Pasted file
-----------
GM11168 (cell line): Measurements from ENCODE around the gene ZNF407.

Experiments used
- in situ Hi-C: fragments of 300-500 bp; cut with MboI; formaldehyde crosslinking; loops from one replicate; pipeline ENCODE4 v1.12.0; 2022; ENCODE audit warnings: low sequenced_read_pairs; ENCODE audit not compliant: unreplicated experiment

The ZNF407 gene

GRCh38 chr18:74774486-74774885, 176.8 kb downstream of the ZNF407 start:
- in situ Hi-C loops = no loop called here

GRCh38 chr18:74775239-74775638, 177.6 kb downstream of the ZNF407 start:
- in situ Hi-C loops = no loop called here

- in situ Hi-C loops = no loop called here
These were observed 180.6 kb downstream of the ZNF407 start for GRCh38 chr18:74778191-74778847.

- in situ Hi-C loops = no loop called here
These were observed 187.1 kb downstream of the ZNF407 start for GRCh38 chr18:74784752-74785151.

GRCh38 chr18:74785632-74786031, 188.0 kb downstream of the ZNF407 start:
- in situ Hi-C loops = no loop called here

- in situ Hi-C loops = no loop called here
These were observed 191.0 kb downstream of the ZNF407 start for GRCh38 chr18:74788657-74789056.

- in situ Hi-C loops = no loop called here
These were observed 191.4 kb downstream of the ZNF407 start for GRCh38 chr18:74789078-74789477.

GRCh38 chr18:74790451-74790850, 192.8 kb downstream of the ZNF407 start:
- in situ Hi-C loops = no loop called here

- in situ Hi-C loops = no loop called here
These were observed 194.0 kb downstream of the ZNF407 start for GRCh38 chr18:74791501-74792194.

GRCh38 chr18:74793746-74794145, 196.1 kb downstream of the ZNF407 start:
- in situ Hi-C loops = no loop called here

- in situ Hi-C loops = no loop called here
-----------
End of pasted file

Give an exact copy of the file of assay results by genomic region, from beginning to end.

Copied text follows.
GM11168 (cell line): Measurements from ENCODE around the gene ZNF407.

Experiments used
- in situ Hi-C: fragments of 300-500 bp; cut with MboI; formaldehyde crosslinking; loops from one replicate; pipeline ENCODE4 v1.12.0; 2022; ENCODE audit warnings: low sequenced_read_pairs; ENCODE audit not compliant: unreplicated experiment

The ZNF407 gene

GRCh38 chr18:74774486-74774885, 176.8 kb downstream of the ZNF407 start:
- in situ Hi-C loops = no loop called here

GRCh38 chr18:74775239-74775638, 177.6 kb downstream of the ZNF407 start:
- in situ Hi-C loops = no loop called here

- in situ Hi-C loops = no loop called here
These were observed 180.6 kb downstream of the ZNF407 start for GRCh38 chr18:74778191-74778847.

- in situ Hi-C loops = no loop called here
These were observed 187.1 kb downstream of the ZNF407 start for GRCh38 chr18:74784752-74785151.

GRCh38 chr18:74785632-74786031, 188.0 kb downstream of the ZNF407 start:
- in situ Hi-C loops = no loop called here

- in situ Hi-C loops = no loop called here
These were observed 191.0 kb downstream of the ZNF407 start for GRCh38 chr18:74788657-74789056.

- in situ Hi-C loops = no loop called here
These were observed 191.4 kb downstream of the ZNF407 start for GRCh38 chr18:74789078-74789477.

GRCh38 chr18:74790451-74790850, 192.8 kb downstream of the ZNF407 start:
- in situ Hi-C loops = no loop called here

- in situ Hi-C loops = no loop called here
These were observed 194.0 kb downstream of the ZNF407 start for GRCh38 chr18:74791501-74792194.

GRCh38 chr18:74793746-74794145, 196.1 kb downstream of the ZNF407 start:
- in situ Hi-C loops = no loop called here

- in situ Hi-C loops = no loop called here